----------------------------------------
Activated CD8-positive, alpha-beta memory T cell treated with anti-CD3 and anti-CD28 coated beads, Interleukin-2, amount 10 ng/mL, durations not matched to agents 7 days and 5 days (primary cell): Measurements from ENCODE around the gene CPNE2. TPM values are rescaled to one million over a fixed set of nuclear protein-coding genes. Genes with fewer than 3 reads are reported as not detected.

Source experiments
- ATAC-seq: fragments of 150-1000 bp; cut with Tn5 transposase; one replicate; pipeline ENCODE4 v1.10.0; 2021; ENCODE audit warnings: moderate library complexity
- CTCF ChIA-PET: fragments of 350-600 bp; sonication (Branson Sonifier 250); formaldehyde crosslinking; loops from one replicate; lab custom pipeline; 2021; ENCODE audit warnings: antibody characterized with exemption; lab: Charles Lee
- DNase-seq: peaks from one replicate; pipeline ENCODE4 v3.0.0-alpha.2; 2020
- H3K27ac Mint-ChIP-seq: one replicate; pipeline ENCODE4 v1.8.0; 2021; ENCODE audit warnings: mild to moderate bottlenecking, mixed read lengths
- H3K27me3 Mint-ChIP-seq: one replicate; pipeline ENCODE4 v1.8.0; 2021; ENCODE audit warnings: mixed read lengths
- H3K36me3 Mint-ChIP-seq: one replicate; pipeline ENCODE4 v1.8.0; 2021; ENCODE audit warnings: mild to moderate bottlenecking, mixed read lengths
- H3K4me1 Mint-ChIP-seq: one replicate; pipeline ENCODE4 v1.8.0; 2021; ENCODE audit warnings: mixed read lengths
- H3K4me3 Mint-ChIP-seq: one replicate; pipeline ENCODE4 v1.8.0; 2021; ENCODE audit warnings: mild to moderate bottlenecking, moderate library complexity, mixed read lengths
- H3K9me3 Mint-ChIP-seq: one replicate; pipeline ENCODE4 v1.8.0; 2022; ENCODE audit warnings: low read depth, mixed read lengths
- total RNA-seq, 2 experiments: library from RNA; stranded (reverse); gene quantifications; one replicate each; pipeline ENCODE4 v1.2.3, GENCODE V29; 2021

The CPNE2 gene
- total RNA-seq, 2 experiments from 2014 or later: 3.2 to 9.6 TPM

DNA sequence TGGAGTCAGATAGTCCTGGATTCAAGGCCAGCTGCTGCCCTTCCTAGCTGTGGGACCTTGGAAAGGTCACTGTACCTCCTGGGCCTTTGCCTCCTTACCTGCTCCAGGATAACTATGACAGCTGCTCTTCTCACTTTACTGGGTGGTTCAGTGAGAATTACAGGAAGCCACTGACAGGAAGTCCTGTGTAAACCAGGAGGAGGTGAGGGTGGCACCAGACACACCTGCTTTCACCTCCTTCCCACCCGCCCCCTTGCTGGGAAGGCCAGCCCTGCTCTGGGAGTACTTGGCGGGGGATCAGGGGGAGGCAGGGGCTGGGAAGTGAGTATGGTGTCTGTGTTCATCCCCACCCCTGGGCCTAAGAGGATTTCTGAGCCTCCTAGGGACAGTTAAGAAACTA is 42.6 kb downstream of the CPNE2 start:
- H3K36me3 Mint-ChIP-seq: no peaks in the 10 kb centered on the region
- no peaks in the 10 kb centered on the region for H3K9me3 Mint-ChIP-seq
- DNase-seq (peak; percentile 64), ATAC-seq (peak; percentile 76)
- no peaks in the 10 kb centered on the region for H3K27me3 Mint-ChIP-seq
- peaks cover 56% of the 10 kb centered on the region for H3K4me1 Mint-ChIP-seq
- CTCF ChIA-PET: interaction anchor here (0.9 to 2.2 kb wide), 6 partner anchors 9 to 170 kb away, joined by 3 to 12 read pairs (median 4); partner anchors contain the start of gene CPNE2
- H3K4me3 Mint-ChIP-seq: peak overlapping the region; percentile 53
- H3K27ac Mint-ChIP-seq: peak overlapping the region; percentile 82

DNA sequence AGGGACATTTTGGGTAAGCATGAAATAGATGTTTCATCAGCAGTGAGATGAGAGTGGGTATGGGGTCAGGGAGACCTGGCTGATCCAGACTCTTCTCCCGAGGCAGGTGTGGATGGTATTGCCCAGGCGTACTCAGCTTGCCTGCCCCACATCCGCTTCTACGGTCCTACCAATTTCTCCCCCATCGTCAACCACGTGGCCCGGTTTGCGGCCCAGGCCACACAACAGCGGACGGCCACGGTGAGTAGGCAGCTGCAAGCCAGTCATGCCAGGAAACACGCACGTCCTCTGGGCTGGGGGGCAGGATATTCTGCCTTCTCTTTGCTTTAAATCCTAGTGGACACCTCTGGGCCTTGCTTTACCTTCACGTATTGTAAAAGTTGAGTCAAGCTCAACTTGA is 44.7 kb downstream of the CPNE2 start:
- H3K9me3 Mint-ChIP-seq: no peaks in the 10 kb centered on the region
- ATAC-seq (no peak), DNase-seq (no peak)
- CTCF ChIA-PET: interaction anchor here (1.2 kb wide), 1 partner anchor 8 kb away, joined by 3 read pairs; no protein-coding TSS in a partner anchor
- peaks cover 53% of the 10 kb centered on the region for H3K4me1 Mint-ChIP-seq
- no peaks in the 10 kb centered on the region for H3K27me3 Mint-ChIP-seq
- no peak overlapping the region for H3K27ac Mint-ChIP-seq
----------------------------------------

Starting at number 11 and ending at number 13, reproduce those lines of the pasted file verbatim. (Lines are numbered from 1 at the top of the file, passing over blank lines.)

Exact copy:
- H3K9me3 Mint-ChIP-seq: one replicate; pipeline ENCODE4 v1.8.0; 2022; ENCODE audit warnings: low read depth, mixed read lengths
- total RNA-seq, 2 experiments: library from RNA; stranded (reverse); gene quantifications; one replicate each; pipeline ENCODE4 v1.2.3, GENCODE V29; 2021

The CPNE2 gene